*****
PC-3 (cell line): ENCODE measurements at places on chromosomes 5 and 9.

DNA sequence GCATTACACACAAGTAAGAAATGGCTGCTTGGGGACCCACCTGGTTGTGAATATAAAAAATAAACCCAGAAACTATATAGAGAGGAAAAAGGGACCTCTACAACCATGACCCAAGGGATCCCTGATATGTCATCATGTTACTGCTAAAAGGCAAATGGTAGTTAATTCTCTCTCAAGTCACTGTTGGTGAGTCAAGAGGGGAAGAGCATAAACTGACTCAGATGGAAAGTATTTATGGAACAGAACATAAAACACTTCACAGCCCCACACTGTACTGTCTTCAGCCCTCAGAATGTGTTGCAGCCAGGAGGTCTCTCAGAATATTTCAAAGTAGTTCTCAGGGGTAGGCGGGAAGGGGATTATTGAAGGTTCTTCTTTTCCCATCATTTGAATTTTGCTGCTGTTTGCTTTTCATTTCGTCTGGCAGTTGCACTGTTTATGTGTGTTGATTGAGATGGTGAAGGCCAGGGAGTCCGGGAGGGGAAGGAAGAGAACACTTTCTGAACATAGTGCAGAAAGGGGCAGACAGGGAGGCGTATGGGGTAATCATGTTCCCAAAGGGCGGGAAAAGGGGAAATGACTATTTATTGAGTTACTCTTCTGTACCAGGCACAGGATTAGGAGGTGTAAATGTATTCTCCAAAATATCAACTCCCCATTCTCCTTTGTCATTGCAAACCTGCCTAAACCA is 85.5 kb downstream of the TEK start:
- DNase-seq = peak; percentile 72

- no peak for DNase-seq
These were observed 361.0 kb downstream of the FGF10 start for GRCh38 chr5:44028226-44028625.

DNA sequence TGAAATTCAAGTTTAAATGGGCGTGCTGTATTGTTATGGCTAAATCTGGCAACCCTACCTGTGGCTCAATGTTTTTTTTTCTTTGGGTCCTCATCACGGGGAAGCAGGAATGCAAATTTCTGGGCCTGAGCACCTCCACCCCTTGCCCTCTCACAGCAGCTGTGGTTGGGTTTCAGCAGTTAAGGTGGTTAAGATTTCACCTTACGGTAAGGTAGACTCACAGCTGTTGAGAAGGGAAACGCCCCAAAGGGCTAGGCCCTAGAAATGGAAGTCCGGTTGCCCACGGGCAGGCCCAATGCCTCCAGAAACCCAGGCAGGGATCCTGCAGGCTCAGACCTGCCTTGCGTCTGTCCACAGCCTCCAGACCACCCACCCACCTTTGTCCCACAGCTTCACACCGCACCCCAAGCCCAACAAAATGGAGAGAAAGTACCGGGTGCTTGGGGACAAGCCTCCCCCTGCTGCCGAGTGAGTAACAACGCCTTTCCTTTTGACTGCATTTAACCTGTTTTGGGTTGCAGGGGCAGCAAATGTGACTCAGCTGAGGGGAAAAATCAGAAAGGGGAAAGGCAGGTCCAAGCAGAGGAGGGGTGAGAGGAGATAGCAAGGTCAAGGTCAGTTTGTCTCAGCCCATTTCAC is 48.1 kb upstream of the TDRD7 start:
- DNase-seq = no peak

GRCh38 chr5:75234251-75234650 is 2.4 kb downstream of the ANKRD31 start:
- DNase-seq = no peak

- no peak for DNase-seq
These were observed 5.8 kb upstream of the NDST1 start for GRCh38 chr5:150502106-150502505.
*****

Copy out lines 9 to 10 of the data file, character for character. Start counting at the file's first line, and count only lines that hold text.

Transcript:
- DNase-seq = no peak

- no peak for DNase-seq